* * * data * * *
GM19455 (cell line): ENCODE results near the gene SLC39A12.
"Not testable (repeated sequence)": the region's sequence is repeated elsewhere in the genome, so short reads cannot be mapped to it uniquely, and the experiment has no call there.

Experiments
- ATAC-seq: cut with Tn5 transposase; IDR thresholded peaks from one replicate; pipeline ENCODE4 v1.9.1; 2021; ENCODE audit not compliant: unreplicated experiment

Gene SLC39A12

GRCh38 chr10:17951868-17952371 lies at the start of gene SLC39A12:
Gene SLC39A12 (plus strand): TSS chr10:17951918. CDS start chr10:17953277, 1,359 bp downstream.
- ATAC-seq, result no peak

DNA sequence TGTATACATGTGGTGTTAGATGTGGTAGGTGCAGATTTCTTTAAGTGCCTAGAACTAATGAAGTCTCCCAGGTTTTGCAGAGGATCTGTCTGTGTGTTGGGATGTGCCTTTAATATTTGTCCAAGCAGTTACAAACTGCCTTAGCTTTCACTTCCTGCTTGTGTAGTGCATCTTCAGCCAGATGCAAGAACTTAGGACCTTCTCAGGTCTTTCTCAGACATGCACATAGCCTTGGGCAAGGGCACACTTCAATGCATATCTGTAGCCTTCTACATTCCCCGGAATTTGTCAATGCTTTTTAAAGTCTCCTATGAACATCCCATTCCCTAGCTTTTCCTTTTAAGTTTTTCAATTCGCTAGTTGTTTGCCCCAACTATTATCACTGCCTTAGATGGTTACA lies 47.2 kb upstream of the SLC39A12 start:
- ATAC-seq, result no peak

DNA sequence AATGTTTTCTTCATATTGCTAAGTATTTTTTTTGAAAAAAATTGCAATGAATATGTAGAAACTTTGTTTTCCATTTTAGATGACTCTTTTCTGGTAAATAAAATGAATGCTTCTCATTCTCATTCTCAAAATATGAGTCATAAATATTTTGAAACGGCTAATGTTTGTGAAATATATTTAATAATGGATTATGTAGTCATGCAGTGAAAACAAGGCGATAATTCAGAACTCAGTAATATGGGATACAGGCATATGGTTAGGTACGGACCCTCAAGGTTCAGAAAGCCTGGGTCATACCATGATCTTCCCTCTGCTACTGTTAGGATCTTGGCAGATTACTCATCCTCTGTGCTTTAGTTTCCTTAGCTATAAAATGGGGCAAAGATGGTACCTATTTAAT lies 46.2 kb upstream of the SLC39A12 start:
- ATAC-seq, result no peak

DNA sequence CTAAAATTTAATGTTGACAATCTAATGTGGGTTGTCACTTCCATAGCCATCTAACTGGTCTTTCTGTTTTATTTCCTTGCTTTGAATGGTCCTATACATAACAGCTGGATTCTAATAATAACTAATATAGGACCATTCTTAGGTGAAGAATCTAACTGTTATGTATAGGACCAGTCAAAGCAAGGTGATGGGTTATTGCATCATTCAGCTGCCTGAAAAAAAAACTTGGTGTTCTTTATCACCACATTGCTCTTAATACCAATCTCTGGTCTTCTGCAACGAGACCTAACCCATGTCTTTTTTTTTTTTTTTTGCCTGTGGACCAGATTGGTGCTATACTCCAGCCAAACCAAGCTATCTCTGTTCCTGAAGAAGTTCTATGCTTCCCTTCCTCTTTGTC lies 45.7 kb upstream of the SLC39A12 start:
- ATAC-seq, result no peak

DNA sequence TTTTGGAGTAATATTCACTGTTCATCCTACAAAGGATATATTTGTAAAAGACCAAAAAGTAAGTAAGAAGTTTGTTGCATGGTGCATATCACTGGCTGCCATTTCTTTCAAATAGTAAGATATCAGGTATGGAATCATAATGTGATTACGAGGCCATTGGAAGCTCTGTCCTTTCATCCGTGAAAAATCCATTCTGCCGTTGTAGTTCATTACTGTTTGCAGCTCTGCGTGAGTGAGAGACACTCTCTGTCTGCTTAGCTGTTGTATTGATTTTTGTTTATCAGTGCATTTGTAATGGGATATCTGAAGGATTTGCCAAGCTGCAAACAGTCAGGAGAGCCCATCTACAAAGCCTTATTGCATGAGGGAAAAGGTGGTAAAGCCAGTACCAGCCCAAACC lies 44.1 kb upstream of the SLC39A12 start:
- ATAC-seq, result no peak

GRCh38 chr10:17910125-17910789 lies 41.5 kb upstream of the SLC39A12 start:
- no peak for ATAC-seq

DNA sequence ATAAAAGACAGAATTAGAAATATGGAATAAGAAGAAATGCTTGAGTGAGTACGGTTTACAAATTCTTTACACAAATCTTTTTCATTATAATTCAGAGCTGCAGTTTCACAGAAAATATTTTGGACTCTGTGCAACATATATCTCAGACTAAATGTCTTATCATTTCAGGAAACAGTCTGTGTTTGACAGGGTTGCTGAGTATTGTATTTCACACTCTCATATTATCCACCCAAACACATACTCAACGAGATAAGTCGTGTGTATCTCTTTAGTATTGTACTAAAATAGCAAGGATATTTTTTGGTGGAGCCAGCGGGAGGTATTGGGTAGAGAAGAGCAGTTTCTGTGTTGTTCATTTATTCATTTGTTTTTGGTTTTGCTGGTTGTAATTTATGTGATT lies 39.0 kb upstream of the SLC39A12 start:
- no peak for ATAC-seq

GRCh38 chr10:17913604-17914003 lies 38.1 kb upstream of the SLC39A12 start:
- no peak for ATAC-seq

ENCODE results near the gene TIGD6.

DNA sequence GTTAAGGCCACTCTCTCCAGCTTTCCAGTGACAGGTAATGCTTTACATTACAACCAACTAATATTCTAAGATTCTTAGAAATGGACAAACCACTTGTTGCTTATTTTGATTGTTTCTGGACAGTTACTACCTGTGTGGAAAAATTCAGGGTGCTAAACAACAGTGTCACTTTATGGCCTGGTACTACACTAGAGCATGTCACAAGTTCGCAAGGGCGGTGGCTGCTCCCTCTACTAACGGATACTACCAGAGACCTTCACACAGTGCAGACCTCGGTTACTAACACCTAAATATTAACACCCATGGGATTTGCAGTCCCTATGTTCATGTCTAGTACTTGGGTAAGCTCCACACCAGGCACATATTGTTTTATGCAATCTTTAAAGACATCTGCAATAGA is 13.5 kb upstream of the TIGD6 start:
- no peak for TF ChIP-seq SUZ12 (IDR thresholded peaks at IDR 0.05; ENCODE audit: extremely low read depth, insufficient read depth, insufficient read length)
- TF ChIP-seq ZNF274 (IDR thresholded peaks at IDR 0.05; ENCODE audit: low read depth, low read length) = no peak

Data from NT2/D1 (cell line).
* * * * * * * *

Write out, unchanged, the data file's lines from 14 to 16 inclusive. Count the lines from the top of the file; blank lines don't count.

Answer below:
- ATAC-seq, result no peak

DNA sequence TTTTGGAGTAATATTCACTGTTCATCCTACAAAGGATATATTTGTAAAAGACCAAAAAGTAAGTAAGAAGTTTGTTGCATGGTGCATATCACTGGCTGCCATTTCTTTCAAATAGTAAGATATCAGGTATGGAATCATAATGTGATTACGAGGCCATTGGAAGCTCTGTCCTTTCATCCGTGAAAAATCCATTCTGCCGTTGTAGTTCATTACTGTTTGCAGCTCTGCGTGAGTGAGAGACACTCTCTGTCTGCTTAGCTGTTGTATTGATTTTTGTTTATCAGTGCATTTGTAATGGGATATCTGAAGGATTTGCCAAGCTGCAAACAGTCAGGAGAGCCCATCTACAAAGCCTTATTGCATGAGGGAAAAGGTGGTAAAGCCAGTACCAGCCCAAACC lies 44.1 kb upstream of the SLC39A12 start:
- ATAC-seq, result no peak